Some 35% of digital consumers will spend $25 or more per month on New Year’s resolutions, presenting an opportunity for marketers looking to reach specific segments, according to survey results released Thursday. Some 8% of SocialVibe survey participants said they would spend $51 to $75; followed by 6%, between $75 and $100; and 8%, more than $100.
The SocialVibe survey, conducted in December 2012, and designed to gauge attitudes and behaviors around New Year’s resolutions for those spending time online, suggests 52% of consumers plan to improve eating and physical fitness habits -- women more so than men. Improving finances at 21% took the No. 2 most popular category after diet and exercise. Improving stress levels and well-being at 20% took the No. 3 spot.
Compared with women, males are much more likely to quit unhealthy habits such as drinking or smoking, at 19% versus 11%. Consumers, however, have become more ego- than eco-focused -- and resolutions focusing on outreach, volunteering, recycling, and carbon footprint reductions were the least popular among the 19 measured, according to the findings.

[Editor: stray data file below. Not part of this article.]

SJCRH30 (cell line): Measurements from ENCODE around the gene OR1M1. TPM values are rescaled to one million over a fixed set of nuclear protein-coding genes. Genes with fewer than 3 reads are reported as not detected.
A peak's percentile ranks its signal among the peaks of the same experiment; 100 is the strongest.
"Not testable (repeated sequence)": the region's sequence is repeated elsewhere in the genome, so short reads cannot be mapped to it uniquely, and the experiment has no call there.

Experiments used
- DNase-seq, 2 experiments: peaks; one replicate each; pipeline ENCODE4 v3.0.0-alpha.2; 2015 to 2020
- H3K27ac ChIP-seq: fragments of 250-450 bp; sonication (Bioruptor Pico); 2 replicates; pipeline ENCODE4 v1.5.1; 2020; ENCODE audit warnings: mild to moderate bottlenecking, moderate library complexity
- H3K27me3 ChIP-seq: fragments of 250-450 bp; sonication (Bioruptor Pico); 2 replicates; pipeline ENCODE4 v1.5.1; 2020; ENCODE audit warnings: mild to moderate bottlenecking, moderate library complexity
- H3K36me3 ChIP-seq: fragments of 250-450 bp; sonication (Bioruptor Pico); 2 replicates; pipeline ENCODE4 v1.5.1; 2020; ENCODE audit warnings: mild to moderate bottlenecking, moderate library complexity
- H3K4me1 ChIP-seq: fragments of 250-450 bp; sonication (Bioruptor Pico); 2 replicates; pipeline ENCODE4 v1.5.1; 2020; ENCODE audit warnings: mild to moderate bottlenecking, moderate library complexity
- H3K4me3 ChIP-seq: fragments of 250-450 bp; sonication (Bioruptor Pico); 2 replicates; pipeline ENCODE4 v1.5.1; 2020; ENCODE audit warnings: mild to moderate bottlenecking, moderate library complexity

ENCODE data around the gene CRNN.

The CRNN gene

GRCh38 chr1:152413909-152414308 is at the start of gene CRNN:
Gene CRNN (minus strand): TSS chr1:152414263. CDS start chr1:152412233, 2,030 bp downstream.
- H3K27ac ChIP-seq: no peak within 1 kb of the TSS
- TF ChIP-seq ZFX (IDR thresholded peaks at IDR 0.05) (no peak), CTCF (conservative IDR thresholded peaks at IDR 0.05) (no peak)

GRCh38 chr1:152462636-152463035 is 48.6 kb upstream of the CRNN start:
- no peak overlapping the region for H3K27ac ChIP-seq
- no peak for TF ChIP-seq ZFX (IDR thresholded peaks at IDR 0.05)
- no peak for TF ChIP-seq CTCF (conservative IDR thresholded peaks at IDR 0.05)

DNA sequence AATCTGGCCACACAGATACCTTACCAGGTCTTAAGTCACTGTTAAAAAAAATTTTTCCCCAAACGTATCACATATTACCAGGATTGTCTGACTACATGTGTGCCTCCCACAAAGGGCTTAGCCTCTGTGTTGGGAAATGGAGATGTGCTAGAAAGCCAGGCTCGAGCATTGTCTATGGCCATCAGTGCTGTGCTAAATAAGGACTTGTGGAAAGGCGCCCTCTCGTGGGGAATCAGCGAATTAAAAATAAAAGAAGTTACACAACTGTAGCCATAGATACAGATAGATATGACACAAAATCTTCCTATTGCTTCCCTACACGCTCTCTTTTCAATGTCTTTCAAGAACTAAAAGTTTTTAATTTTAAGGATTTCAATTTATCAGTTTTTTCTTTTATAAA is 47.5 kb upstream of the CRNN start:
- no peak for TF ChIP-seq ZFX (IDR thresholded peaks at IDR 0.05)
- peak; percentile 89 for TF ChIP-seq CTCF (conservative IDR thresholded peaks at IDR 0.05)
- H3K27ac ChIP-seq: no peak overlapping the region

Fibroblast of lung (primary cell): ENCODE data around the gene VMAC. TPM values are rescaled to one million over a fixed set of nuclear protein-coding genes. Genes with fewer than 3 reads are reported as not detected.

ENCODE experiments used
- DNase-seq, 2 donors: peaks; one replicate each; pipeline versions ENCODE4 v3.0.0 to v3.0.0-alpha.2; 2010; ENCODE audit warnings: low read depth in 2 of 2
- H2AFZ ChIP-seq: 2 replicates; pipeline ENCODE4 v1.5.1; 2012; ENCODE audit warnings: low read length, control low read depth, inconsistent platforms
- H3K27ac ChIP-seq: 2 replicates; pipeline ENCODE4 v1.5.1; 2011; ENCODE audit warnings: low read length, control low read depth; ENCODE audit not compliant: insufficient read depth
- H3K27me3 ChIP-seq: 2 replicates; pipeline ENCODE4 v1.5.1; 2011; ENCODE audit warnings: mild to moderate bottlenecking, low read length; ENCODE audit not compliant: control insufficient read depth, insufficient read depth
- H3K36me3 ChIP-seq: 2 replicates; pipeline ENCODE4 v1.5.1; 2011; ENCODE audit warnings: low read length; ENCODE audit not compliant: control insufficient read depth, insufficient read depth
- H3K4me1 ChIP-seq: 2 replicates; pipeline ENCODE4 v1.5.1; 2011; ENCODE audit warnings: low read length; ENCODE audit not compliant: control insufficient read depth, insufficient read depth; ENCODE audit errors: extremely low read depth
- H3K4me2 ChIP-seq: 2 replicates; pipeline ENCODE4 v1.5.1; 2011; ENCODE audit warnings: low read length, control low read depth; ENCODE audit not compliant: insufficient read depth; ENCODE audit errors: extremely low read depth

About 44% of consumers spending time online are likely to make New Year’s resolutions for 2013, compared with 38% who recall making one last year. Most don't follow through. Only 28% accomplish or get close to their goals. Some 26% are goal-oriented but fall short; 46% never get started. Still, 78% make one resolution, compared with 14% at 2, and 8% for 3 or more.
Digital and social community support help to accomplish goals. In fact, one in 10 consumers feel that sharing goals with their social network and competing against friends, family and online groups improves their New Year's resolution performance and chances of accomplishing the goal. Overall, 39% of digital consumers feel that sharing, competing, combining and contributing to charities are highly likely to improve their New Year's resolution performance.
Some 9% think sharing their goal on a social network like Facebook, Twitter or LinkedIn improves the outcome, another 9% think competing against friends, family or an online group helps them make the most progress, and 8% think recruiting a group of friends or family to participate works well.